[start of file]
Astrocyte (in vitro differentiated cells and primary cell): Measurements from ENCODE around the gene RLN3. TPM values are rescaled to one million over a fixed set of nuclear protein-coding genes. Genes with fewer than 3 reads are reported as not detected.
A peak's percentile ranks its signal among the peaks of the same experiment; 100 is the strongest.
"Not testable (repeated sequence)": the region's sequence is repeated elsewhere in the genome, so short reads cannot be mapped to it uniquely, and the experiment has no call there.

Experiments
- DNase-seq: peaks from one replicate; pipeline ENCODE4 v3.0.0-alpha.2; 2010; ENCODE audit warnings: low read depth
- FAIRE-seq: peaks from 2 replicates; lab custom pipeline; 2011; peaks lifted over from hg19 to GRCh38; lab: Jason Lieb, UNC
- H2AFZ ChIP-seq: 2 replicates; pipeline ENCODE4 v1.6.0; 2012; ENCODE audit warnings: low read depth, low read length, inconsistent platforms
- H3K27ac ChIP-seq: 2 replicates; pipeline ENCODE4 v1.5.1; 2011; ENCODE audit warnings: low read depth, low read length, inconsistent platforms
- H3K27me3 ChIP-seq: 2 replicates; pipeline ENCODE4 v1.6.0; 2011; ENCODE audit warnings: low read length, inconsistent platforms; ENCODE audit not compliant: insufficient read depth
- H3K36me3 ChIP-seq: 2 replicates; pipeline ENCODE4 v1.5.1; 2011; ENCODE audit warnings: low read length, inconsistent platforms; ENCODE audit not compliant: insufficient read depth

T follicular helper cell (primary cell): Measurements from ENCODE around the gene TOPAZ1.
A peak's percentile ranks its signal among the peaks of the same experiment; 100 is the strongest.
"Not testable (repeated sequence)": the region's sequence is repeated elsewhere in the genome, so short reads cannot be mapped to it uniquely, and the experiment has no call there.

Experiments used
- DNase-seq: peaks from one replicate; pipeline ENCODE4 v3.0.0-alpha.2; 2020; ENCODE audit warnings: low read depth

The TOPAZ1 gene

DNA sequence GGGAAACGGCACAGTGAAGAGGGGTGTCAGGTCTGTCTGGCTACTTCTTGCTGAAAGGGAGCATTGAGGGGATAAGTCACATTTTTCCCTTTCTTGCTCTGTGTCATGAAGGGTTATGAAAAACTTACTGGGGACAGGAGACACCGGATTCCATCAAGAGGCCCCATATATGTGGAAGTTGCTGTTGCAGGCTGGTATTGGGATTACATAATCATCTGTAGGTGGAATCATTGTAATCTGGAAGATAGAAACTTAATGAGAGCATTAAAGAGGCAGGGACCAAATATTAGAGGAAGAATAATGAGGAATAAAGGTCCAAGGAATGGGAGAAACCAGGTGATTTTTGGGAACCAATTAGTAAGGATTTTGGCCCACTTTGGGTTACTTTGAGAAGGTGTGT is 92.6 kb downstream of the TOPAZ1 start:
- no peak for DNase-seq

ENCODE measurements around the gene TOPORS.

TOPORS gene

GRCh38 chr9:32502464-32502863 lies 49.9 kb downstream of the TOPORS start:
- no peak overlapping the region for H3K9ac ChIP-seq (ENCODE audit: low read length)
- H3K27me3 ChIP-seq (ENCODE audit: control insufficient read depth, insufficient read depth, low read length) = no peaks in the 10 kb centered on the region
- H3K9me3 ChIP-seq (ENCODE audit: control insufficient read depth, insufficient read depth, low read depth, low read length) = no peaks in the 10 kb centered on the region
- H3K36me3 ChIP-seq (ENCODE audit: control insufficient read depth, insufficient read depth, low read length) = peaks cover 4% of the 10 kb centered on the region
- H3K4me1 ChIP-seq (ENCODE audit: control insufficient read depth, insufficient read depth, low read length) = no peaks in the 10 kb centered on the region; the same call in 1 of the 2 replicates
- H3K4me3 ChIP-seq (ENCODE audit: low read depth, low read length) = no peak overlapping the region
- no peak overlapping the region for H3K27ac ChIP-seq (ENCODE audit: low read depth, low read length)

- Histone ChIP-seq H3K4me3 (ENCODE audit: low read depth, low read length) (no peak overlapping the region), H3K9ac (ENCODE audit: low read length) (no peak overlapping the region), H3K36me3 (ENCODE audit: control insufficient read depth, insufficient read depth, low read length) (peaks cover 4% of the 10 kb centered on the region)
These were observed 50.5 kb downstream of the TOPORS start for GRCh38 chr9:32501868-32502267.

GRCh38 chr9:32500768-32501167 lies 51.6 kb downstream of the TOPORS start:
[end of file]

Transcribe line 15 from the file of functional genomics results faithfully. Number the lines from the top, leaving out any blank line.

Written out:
- DNase-seq: peaks from one replicate; pipeline ENCODE4 v3.0.0-alpha.2; 2020; ENCODE audit warnings: low read depth